OK, we get it. By accepting the invitation from House Speaker John Boehner to address a joint session of Congress next month about the potential danger of a nuclear Iran without consulting the Obama administration, Israeli Prime Minister Benjamin Netanyahu was guilty of a breach of diplomatic protocol. And yes, Ron Dermer, Israel’s ambassador in Washington, may have advised Netanyahu poorly in this situation, which is a risk you take when you appoint an ambassador who has no prior diplomatic experience. But does anybody seriously believe that this protocol breach is the primary reason for the increased strain between the two countries?
There are no heroes in this story. Netanyahu himself has more diplomatic experience than Dermer and should have known the risks of accepting Boehner’s invitation without consulting the White House. His fear of the danger that a nuclear Iran would pose to Israel is real, but it’s hardly inconceivable that he was also motivated, at least in part, by the expectation that his address to Congress only two weeks before the upcoming Israeli general election might enhance his reelection prospects.
President Obama’s announced reason for refusing to meet with Netanyahu while he’s in Washington — that meeting with a foreign leader so close to his country’s election might be seen as interfering with that country’s domestic politics – doesn’t pass the straight face test. It’s Obama’s refusal to meet with Netanyahu that is creating a controversy that could conceivably affect the impending Israeli election; a routine courtesy visit might well have gone unnoticed. Vice President Biden – a genuine friend of Israel who more than once has appeared to be caught in the cross-fire between a country he has befriended and the President he serves – had his office announce that he could not attend the joint session which Netanyahu will address (where, as President of the Senate, he would normally join Boehner in presiding) because he had prior plans to be abroad on official business; his excuse might have been more credible had his office bothered to identify the country or countries he was allegedly planning to visit.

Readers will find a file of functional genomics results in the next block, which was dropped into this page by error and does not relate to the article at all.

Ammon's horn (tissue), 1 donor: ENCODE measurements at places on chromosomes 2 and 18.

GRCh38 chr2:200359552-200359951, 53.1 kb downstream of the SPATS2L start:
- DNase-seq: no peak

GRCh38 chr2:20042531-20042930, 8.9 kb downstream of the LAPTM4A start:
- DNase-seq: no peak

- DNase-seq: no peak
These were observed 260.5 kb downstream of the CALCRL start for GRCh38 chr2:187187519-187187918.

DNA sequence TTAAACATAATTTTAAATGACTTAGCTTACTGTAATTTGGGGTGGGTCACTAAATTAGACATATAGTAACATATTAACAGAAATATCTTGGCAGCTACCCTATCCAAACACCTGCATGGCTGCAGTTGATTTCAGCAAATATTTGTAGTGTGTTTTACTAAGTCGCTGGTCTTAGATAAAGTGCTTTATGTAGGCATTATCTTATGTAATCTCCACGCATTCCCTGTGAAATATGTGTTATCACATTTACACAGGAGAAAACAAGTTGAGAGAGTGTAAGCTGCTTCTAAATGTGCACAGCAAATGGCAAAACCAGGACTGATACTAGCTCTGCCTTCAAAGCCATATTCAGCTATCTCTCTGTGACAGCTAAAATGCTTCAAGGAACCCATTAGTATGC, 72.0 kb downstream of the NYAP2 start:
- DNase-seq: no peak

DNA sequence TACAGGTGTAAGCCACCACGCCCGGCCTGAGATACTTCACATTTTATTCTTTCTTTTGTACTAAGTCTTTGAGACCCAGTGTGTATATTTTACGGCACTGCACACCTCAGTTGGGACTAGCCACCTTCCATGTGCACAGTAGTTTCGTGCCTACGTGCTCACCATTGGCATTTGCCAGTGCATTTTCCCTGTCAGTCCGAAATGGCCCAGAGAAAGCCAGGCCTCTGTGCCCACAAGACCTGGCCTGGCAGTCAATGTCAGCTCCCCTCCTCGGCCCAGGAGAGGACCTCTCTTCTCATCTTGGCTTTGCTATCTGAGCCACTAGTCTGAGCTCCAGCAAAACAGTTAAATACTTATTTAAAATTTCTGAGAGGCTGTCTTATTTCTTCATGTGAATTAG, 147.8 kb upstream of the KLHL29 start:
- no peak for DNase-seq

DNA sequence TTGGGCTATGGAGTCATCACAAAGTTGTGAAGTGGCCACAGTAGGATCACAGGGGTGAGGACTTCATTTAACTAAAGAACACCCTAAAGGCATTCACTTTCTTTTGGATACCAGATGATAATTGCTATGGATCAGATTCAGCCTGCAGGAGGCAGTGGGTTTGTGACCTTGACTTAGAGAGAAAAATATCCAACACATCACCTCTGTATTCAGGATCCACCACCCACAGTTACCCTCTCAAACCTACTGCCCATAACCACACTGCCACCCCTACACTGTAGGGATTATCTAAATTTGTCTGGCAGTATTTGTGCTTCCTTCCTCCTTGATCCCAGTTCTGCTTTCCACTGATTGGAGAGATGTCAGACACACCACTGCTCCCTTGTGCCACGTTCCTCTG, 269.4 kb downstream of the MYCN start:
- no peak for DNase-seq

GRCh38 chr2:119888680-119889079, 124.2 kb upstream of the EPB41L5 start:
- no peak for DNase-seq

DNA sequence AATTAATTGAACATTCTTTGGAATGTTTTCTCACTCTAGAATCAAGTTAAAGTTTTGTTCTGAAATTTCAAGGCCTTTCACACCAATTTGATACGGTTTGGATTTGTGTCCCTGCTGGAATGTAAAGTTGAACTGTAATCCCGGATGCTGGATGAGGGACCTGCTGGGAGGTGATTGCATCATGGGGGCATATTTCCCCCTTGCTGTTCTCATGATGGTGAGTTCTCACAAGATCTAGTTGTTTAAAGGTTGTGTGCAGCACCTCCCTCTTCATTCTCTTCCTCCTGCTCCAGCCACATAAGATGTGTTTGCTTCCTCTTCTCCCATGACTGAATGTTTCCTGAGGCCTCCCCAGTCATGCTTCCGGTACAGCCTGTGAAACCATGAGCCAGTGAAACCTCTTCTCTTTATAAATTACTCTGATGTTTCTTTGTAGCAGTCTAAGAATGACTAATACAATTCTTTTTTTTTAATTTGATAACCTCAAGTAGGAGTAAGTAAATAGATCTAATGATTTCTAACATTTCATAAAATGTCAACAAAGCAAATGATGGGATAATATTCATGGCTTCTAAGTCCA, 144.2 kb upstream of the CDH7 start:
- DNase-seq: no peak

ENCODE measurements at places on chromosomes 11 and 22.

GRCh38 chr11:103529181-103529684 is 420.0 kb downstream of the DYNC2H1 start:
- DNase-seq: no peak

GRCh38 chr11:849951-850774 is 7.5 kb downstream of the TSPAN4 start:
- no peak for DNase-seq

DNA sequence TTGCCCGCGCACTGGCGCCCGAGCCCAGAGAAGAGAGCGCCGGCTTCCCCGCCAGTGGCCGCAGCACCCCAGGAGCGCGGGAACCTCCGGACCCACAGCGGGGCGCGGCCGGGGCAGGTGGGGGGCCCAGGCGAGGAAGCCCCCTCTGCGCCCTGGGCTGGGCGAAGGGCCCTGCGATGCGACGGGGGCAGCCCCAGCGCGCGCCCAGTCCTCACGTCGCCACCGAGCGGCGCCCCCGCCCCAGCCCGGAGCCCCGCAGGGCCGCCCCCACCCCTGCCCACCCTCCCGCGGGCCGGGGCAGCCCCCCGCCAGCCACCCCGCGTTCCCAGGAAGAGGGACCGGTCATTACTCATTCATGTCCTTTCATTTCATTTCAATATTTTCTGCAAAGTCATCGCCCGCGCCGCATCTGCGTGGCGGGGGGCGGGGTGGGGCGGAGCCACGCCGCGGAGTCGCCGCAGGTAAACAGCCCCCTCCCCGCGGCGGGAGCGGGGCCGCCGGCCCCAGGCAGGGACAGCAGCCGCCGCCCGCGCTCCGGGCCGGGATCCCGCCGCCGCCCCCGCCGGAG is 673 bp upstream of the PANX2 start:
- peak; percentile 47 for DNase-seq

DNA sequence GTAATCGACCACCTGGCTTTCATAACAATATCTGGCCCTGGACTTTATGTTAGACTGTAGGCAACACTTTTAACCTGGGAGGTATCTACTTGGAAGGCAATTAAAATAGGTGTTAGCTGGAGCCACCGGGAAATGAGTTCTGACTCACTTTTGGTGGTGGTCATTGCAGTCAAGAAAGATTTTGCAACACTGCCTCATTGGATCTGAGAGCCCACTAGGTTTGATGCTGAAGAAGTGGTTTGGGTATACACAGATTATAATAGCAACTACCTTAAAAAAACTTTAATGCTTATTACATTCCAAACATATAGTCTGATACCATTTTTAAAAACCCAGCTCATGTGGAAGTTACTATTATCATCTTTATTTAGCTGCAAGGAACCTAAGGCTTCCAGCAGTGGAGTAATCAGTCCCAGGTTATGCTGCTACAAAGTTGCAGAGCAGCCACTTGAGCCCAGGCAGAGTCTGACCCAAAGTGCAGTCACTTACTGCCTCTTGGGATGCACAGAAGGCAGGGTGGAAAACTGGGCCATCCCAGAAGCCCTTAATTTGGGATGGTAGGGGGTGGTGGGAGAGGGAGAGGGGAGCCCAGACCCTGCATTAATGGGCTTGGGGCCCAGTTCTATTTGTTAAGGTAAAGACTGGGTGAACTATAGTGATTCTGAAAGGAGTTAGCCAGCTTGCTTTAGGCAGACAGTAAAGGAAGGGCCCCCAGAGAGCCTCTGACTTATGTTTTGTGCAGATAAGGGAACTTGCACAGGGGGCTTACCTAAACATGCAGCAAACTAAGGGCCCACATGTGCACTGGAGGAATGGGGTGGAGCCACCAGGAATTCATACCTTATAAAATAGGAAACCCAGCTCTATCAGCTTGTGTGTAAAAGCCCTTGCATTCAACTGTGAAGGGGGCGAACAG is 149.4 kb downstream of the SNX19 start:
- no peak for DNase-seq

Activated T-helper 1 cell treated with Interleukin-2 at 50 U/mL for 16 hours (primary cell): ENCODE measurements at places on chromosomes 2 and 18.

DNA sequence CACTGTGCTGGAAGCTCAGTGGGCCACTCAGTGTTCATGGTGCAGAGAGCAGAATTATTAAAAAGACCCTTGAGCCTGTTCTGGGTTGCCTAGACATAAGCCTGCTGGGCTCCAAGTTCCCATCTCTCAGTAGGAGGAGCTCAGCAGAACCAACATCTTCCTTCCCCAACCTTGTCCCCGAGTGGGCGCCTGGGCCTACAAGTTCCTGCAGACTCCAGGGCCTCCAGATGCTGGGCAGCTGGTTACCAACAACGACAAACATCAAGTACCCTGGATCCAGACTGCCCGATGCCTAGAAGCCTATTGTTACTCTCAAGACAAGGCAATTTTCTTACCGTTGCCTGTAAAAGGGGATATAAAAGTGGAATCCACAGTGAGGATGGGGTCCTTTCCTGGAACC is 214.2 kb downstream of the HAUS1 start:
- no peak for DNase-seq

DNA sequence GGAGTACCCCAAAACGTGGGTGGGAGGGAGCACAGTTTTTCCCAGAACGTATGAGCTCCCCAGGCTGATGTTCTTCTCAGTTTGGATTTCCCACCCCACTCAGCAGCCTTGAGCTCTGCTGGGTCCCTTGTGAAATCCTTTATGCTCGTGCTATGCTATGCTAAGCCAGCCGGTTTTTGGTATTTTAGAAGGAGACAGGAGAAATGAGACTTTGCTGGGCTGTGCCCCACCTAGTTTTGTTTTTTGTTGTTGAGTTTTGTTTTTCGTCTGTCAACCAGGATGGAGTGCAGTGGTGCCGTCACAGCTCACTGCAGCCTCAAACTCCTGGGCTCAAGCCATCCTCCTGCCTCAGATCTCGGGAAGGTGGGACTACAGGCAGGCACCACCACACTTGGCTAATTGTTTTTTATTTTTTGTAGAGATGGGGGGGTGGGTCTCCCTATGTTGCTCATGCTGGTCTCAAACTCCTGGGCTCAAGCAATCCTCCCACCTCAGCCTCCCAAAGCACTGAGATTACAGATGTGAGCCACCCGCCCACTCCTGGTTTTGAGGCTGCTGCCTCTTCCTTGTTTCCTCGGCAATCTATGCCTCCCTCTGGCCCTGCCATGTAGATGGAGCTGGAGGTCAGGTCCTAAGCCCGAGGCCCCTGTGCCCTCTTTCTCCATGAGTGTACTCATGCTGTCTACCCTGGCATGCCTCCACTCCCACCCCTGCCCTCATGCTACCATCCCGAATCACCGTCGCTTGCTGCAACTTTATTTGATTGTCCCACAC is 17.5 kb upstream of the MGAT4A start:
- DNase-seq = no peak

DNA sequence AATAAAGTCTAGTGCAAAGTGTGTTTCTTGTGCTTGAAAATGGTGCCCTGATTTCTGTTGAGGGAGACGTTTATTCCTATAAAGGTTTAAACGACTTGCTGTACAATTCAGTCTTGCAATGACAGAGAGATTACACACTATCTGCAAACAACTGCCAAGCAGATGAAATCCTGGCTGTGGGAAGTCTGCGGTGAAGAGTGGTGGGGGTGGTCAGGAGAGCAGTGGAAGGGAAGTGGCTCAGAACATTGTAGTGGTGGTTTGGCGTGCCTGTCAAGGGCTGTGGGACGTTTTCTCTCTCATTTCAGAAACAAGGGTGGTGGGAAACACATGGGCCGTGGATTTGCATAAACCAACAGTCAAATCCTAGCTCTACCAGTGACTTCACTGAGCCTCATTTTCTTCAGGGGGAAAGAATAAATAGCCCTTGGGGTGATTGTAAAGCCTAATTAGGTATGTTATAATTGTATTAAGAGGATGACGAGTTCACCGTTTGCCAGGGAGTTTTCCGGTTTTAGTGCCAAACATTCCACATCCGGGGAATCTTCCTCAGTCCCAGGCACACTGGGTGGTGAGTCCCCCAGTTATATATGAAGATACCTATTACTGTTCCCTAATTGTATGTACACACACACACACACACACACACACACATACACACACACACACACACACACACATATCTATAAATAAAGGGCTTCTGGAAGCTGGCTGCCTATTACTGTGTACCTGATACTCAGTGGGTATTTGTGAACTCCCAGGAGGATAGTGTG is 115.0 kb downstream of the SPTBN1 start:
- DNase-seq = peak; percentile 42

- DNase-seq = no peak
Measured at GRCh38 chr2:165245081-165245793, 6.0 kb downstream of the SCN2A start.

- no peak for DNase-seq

As for Speaker Boehner, whose invitation to Netanyahu started this kerfuffle, he had at least as great an obligation to consult the White House as did Netanyahu. After all, though both often seem to forget it, Boehner and Obama are supposed to be serving the same country. Once the controversy erupted, moreover, Boehner quietly stepped away from the spotlight, letting the Israelis take the heat for an incident that appeared to have started as a way for the Congressional Republicans to increase the pressure on Obama to abandon negotiations with Iran.
I could go on, for the list of non-heroes in this episode is a long one. It would encompasses many senators and representatives of both parties, some American Jewish leaders who should have known better and key figures in the Israeli opposition. But while casting a wider net to find additional people to blame may be emotionally satisfying, it doesn’t contribute to our understanding of these events, much less point to a way to get back to the serious issue under discussion – how to deal with Iran’s nuclear potential. We need to remember that while this is a story with no heroes, it is not a story with no villains. The villains are the fanatical mullahs who govern Iran – and they are, so far, the only ones to benefit from the storm of controversy resulting from Netanyahu’s lapse in diplomatic courtesy.